A year has passed since we started our virtual journey from the UK to Antarctica on the 22nd April 2021 (Earth Day) and it feels like time has just rushed by. We have been busy walking, running, cycling and swimming – and the journey has been successful: we have reached (and even exceeded!) our target of 16,000km, the distance between Aberdeenshire in the UK, where our northernmost team members live, and Antarctica.
We also managed to climb to quite unexpected heights: having originally set out to reach the equivalent of the highest mountain in Antarctica – Mount Vinson with its peak at 4,892m – our team ended up climbing a total of 141,383m over a year, which, if all added, would have gotten us all the way to space (looking at the Karman line at 100km above ground)!
And yet, our journey has not only been a physical one, as we also developed our professional skills, learned more about our leadership capacities and got to know ourselves better through our participation in the Homeward Bound initiative. The formal components of the programme are coming to an end this month – we actually have our graduation session in a few days – and this means that we will no longer have our regular two-weekly Zoom meetings with our entire cohort and facilitators. But not to fret: there are a lot of ideas being explored at the moment with our fellows HB6ers on how we can keep going on our development journey and start to apply our learning more practically with joint projects and continued ways for engaging with each other and wider communities. I’m personally very excited about these prospects and will be looking forward to highlighting some of our upcoming activities here on this blog!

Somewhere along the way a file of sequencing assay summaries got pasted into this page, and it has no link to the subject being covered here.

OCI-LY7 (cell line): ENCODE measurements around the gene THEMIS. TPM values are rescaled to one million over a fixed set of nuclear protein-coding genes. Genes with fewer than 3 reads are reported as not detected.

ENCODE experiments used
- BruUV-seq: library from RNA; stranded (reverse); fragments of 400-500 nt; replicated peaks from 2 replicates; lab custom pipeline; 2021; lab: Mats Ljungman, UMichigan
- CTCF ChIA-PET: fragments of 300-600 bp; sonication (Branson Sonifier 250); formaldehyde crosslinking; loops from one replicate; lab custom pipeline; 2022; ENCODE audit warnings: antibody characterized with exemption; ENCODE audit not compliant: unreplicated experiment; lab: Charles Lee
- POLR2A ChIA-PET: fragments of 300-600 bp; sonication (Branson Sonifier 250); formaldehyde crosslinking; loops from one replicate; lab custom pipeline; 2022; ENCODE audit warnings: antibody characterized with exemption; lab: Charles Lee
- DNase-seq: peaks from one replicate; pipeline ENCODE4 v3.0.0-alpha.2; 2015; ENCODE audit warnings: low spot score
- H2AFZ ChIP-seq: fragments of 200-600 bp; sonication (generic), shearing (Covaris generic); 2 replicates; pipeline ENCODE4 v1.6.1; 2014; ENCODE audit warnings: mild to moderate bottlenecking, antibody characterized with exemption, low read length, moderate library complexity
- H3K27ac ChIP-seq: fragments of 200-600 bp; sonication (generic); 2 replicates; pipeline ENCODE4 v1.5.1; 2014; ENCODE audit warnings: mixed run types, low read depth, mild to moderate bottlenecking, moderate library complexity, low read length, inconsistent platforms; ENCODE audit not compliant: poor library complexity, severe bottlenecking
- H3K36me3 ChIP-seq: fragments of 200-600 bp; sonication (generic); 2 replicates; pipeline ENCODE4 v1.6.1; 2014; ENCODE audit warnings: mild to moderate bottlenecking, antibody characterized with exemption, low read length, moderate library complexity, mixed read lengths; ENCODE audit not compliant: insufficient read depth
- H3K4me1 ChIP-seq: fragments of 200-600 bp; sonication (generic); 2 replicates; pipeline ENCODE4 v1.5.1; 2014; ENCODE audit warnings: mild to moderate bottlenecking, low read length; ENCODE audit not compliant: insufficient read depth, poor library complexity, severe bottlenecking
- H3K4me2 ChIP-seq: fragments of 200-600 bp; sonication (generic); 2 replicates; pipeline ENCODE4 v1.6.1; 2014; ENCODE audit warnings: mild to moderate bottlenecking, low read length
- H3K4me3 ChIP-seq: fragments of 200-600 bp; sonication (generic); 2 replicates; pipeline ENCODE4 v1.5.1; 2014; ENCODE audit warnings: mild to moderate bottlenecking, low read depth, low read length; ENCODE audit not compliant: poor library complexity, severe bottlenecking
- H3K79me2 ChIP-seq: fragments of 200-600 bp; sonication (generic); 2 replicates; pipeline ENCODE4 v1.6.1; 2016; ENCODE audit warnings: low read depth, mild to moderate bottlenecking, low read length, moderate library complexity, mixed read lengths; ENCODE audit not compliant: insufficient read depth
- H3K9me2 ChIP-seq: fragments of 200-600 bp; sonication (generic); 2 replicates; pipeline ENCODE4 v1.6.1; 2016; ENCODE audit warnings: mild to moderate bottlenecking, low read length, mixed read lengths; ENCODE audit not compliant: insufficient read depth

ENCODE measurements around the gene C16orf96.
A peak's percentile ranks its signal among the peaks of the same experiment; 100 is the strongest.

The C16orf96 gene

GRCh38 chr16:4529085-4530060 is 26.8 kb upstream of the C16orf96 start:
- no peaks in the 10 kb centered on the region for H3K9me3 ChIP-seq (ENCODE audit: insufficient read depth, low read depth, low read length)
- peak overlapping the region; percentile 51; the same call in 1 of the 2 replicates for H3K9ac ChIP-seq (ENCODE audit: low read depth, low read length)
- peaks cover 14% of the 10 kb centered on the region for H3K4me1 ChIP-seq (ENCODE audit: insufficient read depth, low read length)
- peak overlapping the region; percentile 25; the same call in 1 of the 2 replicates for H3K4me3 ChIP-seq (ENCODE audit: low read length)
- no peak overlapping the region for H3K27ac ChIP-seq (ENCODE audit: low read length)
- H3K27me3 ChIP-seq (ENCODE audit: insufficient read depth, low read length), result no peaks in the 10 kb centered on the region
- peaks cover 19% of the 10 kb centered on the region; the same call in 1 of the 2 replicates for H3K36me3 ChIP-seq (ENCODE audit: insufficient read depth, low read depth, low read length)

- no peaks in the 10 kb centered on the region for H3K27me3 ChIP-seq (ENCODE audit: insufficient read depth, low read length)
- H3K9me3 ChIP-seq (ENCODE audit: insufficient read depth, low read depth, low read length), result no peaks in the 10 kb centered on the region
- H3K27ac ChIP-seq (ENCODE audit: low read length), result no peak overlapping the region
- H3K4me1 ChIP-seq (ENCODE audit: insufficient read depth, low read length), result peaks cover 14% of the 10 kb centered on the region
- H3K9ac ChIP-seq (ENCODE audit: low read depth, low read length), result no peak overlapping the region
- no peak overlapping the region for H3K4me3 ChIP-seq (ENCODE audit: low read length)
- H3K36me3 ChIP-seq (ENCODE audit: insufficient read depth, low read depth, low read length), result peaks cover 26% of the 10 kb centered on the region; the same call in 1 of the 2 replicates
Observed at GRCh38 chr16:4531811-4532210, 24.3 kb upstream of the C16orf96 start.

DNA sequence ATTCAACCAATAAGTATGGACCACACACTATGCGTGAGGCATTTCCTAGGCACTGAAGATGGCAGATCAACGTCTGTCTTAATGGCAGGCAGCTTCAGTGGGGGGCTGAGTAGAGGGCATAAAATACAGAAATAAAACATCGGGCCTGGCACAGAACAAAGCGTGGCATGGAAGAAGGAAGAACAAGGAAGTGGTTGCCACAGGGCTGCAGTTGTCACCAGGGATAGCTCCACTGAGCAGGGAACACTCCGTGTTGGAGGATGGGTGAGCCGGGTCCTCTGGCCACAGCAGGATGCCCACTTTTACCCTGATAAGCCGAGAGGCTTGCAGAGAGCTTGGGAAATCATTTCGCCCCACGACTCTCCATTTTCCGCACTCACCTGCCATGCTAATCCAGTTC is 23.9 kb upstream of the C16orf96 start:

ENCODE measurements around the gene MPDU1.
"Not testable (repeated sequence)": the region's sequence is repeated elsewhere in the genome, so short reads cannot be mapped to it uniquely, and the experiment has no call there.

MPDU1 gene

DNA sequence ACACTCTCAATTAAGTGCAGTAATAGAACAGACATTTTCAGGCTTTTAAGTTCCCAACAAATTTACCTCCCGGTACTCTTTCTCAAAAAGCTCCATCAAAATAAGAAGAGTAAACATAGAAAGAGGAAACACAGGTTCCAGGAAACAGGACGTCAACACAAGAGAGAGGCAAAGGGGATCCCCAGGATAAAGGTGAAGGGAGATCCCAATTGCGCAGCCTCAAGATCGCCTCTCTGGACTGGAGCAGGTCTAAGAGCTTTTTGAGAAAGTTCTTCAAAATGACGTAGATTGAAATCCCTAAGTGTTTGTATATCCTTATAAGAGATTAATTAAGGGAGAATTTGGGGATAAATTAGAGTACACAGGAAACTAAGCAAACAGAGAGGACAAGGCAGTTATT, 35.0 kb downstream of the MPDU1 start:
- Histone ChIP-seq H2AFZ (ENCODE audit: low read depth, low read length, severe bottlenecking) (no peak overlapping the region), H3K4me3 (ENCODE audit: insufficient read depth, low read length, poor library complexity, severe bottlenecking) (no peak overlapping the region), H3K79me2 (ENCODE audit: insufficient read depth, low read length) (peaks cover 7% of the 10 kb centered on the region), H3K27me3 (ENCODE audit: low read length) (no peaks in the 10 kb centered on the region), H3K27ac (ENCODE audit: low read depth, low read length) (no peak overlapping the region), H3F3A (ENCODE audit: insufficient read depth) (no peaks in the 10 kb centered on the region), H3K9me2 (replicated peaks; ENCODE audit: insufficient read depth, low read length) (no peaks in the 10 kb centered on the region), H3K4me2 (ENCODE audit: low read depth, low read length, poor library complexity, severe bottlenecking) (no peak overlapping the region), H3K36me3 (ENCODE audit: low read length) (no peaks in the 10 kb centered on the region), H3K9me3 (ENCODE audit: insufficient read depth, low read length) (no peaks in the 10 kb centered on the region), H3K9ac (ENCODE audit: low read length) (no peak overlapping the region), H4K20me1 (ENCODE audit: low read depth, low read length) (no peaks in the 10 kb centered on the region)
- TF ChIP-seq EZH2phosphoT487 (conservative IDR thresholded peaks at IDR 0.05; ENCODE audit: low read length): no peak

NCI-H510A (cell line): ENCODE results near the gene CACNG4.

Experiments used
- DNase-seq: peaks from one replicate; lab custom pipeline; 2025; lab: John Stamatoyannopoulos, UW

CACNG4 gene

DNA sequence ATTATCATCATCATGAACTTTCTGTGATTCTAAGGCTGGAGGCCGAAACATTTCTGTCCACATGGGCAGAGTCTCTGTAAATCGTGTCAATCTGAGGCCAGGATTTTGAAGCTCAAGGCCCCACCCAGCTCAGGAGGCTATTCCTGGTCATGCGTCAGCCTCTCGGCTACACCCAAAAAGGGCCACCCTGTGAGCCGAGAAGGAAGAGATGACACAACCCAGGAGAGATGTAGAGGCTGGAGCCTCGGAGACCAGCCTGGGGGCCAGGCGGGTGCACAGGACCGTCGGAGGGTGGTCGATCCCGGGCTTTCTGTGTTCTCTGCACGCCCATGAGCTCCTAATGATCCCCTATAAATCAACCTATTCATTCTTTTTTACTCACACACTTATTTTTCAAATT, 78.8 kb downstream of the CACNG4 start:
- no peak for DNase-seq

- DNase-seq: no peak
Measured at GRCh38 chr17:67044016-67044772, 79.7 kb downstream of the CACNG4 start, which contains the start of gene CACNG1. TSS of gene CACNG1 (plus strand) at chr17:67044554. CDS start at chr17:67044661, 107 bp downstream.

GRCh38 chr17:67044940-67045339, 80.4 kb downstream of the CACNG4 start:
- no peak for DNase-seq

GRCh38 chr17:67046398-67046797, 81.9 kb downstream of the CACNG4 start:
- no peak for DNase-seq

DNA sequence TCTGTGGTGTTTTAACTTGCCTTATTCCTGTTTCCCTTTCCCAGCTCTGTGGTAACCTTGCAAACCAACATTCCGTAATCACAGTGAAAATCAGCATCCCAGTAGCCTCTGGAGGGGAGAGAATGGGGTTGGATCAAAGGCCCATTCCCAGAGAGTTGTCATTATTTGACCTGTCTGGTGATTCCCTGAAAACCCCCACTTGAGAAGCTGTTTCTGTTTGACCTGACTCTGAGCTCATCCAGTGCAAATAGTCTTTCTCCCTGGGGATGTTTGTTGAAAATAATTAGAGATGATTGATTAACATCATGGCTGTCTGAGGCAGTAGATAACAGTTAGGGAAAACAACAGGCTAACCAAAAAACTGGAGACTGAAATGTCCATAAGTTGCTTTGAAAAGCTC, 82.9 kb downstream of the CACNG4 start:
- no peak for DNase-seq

‘But what about the real Antarctica journey?’ you may be thinking now. A key component of the Homeward Bound programme has always been for participants to travel on a three-week boat voyage to Antarctica which enables cohort members to meet each other in person, learn from each other and further deepen their insights around leadership and sustainability. For us, this trip was originally planned in March 2022 but due to the pandemic it had to be postponed and we are now tentatively aiming for a departure sometime between November 2023 and March 2024. Safety and equity of opportunity were two key factors that primarily played into this decision: only very few ships are currently sailing around Antarctica and only with very stringent health and quarantine precautions as well as a high rate of aborting due to Covid cases on board. In addition, our cohort members are coming from all over the world, so health measures relating to the pandemic also vary quite extensively and not everyone, for example, may have had the same access to vaccinations as we have had in the UK – this makes travel across the globe still quite challenging.
Our last stretch of the virtual Antarctica journey has thus been an excellent opportunity to keep us motivated for now and we look forward to what the next months will bring.
Below we have shared some impressions of the lovely places our team members have enjoyed to collect their km’s:
Harriet’s running adventures in England:
Wendy’s spring impressions from Cumnock and Turnberry:
Stephanie’s trip to Mexico:
Sharon’s views from the Scottish Highlands:
Clare’s ventures in the Highlands and around Balmoral:
Maria’s activities around Glencoe and Fort William: